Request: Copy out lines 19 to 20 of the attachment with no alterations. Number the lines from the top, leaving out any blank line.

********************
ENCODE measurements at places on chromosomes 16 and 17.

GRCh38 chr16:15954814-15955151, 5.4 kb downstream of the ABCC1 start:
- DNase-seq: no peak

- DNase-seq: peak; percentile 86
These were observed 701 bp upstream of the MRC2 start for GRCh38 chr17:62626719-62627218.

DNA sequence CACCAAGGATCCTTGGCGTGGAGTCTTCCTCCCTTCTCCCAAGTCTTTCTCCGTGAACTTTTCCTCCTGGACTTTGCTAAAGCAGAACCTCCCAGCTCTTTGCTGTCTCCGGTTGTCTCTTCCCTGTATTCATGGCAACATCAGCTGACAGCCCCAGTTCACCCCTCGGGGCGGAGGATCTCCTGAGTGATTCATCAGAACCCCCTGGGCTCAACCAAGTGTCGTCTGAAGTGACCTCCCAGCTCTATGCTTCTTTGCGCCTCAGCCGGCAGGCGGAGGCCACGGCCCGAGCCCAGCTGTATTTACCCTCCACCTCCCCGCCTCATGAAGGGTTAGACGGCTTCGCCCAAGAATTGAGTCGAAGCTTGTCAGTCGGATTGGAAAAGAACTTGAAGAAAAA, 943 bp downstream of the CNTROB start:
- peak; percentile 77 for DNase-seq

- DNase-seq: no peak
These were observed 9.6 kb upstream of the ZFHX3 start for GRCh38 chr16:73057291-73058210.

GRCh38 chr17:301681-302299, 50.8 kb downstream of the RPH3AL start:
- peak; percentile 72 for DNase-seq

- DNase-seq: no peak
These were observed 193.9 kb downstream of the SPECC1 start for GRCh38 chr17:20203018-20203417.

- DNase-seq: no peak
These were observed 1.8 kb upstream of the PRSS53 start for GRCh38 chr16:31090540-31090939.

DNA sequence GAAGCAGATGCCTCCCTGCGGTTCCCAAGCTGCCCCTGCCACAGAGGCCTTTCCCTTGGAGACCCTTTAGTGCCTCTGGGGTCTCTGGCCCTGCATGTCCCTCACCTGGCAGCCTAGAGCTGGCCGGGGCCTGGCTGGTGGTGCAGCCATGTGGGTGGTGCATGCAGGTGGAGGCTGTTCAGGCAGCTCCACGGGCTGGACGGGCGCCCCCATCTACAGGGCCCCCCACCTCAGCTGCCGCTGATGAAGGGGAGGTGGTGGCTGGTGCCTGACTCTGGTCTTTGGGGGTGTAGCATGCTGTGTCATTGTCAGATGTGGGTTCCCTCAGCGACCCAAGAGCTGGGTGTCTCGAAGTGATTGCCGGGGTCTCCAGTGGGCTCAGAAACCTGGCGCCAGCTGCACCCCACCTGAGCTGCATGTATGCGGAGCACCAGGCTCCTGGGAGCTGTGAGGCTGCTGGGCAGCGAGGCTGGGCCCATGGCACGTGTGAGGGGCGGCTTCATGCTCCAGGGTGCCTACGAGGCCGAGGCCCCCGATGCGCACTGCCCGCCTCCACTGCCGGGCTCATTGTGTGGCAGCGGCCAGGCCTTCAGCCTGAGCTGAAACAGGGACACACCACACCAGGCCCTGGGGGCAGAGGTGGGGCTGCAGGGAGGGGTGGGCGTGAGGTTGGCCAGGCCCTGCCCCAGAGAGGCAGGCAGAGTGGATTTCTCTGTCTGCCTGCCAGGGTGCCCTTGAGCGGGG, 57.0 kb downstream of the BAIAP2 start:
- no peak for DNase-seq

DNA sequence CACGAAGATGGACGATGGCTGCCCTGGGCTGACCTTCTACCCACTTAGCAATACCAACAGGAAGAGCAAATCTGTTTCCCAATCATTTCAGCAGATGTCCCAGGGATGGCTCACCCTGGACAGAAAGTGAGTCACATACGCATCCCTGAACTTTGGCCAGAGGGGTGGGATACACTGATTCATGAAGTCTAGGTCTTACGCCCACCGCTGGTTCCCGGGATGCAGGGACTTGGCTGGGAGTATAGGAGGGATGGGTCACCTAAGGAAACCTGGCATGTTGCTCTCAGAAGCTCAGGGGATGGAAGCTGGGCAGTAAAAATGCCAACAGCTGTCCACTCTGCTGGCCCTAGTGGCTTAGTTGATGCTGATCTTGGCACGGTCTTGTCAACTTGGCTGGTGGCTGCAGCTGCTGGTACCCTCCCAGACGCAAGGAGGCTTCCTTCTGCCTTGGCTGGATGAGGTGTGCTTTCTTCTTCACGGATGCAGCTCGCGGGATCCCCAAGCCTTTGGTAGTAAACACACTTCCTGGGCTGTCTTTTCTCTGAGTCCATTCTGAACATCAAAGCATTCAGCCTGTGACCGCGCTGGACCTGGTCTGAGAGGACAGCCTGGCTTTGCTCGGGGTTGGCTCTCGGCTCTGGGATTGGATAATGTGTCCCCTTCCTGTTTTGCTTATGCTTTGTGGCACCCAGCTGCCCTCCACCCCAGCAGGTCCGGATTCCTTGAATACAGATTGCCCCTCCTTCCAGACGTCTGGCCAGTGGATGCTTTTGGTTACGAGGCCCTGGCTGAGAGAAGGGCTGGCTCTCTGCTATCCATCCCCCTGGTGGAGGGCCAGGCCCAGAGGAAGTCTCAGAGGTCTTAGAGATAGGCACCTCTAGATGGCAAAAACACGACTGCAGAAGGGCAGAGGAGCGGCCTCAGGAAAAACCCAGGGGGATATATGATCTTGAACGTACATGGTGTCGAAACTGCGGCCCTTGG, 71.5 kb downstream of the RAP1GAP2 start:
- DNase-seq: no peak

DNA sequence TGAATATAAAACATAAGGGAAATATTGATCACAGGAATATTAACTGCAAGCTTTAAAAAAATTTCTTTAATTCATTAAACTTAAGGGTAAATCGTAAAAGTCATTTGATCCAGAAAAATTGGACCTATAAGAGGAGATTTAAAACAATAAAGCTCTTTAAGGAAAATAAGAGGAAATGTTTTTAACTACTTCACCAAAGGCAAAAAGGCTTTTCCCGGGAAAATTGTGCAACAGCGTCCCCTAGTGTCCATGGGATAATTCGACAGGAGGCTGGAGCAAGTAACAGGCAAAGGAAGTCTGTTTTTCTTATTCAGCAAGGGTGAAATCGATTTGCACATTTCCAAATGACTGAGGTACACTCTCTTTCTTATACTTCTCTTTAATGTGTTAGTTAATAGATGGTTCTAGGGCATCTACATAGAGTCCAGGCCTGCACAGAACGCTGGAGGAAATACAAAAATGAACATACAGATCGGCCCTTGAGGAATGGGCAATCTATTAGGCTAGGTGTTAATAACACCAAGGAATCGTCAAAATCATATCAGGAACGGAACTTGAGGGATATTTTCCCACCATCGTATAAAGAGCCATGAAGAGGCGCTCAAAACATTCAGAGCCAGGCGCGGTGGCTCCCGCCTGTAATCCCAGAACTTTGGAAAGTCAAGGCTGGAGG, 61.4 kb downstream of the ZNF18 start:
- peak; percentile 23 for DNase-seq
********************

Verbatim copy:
- DNase-seq: no peak

DNA sequence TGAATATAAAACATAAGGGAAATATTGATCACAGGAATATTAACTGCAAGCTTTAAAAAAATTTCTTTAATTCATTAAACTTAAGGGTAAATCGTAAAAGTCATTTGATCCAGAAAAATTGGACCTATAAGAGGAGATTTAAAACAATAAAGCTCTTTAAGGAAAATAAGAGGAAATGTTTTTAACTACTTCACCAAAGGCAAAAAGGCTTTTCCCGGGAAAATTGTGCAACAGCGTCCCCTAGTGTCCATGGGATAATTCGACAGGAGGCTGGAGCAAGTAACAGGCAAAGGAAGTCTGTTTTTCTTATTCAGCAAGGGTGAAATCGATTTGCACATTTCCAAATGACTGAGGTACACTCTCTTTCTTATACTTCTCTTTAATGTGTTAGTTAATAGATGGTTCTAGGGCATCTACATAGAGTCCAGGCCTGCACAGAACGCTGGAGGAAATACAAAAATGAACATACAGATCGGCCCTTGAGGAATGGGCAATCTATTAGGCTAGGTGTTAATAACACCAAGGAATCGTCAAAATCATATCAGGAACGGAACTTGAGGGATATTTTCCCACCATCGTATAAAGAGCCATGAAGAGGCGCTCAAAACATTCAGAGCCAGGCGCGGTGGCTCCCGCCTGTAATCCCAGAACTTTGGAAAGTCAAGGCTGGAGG, 61.4 kb downstream of the ZNF18 start: